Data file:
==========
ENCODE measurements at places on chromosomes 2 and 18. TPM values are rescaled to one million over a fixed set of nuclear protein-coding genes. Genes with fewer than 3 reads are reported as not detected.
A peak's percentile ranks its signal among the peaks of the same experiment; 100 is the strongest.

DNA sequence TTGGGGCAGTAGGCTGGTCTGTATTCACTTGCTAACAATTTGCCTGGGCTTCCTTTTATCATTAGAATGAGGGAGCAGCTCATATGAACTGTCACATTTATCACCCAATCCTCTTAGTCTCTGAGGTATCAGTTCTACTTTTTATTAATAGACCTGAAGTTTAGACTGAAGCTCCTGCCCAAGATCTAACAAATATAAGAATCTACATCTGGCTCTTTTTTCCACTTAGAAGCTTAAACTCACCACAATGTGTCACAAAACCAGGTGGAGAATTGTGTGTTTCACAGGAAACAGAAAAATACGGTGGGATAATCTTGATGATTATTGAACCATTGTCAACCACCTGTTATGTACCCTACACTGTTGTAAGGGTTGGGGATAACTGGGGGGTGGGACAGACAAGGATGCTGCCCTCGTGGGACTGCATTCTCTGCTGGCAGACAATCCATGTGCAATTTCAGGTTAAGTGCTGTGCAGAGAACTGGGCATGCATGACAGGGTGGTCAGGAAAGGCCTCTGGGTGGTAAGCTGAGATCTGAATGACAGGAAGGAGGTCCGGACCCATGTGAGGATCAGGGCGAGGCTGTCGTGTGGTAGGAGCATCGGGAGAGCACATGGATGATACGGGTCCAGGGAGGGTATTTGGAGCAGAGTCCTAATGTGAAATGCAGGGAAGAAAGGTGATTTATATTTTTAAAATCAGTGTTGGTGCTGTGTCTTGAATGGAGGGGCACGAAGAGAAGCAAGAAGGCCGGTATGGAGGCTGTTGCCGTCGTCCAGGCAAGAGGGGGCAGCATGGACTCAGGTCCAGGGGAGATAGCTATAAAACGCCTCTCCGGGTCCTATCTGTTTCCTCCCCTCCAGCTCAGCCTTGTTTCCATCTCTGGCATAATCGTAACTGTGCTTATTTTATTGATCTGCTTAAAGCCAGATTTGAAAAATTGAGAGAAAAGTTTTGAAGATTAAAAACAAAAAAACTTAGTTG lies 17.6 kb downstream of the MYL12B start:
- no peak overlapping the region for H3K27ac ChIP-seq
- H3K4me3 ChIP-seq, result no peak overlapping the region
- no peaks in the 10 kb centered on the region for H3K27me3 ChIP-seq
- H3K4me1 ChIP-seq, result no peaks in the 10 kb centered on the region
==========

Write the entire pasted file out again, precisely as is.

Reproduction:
ENCODE measurements at places on chromosomes 2 and 18. TPM values are rescaled to one million over a fixed set of nuclear protein-coding genes. Genes with fewer than 3 reads are reported as not detected.
A peak's percentile ranks its signal among the peaks of the same experiment; 100 is the strongest.

DNA sequence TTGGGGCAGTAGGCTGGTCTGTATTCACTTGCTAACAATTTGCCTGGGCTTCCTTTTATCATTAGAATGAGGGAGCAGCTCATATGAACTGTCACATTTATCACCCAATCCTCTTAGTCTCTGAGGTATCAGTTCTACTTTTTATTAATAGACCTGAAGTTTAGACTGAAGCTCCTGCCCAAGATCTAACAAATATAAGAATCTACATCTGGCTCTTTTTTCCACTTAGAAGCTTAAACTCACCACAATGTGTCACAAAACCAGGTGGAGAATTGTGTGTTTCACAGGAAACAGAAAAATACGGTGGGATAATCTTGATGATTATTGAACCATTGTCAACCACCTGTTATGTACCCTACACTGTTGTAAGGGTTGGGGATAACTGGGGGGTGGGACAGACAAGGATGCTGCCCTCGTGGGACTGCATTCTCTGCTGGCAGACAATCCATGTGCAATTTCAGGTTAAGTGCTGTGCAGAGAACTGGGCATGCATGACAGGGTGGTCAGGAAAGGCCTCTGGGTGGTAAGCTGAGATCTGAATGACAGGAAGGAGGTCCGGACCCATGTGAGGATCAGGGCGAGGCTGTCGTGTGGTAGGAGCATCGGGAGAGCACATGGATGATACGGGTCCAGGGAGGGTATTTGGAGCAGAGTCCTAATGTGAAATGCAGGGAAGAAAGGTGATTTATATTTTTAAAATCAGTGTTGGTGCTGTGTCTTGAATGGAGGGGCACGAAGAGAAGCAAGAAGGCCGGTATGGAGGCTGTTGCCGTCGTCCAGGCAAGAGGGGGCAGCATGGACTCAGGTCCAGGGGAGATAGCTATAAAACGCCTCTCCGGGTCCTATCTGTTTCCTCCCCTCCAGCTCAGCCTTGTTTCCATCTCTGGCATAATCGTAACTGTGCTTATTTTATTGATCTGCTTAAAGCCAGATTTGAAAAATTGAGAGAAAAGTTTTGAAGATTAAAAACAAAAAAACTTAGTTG lies 17.6 kb downstream of the MYL12B start:
- no peak overlapping the region for H3K27ac ChIP-seq
- H3K4me3 ChIP-seq, result no peak overlapping the region
- no peaks in the 10 kb centered on the region for H3K27me3 ChIP-seq
- H3K4me1 ChIP-seq, result no peaks in the 10 kb centered on the region